September 2019 is now the expected start-up date for Costco Wholesale Inc.’s poultry processing operation in Fremont, Neb., according to Craig Wilson, vice president and general merchandising manager.
Groundbreaking for the $275 million project occurred in June, with summer 2019 the preliminary target for commissioning.
In a panel discussion at the Food Safety Summit, Wilson said the facility will have a capacity of 2 million birds a week.
Operating under the name Lincoln Premium Poultry, a captive supplier to Costco, the project will include a hatchery and feed mill on the 414-acre site. The processing plant will have a footprint of approximately 380,000 sq. ft.
Icelandic OEM Marel is the lead equipment supplier. The highly automated plant, which will include three slaughter lines, is expected to require a staff of 800, down from a preliminary estimate of 1,200.
While water emersion is the chilling process for almost all U.S. chickens, Costco will deploy an air-chilled system. The first such system in North America is used by Tecumseh, Poultry, based in nearby Waverly, Neb. Tecumseh was founded 20 years ago and goes to market under the Smart Chicken label.
The facility is expected to supply one third of the rotisserie and raw chicken sold at Costco’s U.S. stores. To develop a raw-material supply chain, Costco is assisting farmers within a 100 miles radius to invest in and build chicken houses, providing up front capital of $120,000-$240,000 to new growers and extending 15-year purchase contracts. Most of the 125 growers being sought will be new to poultry growing.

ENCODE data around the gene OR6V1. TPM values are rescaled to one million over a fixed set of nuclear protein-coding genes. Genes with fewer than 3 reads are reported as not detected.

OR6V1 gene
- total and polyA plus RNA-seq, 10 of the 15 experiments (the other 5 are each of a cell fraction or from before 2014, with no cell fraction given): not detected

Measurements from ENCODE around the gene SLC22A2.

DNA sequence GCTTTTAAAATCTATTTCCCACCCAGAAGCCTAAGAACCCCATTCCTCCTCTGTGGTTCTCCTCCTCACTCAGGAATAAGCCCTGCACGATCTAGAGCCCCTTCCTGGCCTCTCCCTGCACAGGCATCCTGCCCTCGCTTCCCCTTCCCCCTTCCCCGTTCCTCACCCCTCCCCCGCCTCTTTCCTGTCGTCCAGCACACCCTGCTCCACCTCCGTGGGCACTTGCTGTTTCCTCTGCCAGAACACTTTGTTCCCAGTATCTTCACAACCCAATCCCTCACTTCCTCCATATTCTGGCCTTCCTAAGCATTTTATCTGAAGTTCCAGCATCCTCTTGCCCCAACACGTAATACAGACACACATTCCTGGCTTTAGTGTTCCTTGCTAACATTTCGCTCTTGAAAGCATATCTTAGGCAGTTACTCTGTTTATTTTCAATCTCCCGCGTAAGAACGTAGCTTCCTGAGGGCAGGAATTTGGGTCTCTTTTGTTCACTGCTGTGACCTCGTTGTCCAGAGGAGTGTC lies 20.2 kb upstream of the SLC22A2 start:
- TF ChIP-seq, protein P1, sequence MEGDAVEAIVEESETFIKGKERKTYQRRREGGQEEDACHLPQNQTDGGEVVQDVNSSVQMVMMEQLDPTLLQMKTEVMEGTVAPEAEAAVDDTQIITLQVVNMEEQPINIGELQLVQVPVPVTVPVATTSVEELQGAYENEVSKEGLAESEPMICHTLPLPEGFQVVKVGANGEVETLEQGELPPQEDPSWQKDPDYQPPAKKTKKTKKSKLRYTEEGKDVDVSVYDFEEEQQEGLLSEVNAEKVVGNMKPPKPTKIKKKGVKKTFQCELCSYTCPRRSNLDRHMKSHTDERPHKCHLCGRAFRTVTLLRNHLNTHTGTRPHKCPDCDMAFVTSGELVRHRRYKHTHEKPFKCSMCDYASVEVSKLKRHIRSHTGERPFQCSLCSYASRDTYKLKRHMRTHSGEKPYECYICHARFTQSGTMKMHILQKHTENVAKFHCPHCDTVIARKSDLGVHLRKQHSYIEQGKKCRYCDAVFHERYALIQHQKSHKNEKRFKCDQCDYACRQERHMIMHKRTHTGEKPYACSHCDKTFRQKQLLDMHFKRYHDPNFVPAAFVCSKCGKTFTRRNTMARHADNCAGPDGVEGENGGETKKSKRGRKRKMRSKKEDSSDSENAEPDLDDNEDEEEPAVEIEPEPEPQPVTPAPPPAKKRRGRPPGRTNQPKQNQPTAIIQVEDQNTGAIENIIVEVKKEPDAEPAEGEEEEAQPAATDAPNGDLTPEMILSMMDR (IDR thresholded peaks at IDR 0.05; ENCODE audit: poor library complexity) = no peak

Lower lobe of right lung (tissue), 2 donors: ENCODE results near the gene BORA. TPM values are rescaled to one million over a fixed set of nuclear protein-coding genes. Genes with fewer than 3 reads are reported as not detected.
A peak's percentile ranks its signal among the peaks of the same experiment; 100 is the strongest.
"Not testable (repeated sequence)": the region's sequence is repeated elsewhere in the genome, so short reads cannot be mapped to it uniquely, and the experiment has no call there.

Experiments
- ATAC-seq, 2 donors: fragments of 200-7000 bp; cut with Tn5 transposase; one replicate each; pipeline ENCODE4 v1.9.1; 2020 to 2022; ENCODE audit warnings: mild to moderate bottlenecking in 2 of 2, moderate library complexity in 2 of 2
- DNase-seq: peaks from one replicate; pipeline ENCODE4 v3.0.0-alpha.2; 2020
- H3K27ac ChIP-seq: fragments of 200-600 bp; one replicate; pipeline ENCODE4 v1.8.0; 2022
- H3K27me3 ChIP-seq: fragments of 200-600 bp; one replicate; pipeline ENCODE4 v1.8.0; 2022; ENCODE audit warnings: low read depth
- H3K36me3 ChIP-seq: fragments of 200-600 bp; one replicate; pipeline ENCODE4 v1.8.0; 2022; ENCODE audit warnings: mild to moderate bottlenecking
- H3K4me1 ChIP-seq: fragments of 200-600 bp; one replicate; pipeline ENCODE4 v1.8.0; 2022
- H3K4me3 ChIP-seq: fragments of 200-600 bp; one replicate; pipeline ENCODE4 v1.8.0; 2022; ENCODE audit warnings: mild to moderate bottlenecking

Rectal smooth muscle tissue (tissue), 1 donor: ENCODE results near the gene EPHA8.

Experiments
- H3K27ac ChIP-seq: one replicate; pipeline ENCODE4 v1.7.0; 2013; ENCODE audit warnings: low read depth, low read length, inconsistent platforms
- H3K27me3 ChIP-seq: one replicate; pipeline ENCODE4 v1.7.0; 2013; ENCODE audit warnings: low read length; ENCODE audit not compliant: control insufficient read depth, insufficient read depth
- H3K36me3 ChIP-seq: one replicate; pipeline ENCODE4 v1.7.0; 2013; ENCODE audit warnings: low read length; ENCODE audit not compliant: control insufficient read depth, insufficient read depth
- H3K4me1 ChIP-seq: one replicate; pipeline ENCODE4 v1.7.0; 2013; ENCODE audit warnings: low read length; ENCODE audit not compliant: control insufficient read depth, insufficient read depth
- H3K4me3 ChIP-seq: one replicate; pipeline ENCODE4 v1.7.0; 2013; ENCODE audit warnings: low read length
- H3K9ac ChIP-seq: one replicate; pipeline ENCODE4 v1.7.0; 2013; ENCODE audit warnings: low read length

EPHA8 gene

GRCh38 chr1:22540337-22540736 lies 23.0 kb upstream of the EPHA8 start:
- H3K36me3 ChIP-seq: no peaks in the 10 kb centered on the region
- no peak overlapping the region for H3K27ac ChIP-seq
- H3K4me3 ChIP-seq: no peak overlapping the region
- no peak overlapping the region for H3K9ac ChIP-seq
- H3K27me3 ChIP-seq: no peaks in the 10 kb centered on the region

Vision grading and robotic packing systems are among the automation advances, as is live-bird handling. While most poultry processors receive birds in outside bays, the Fremont plant will receive them in climate-controlled inside locations. Controlled atmosphere stunning is another element of the humane handling program.
According to Nebraska Gov. Pete Ricketts, the project’s economic impact on the state is expected to be $1.2 billion per year.
The project expands the $140 billion retailer’s manufacturing footprint, which also includes ground beef and hot-dog processing plants and a Canadian bakery.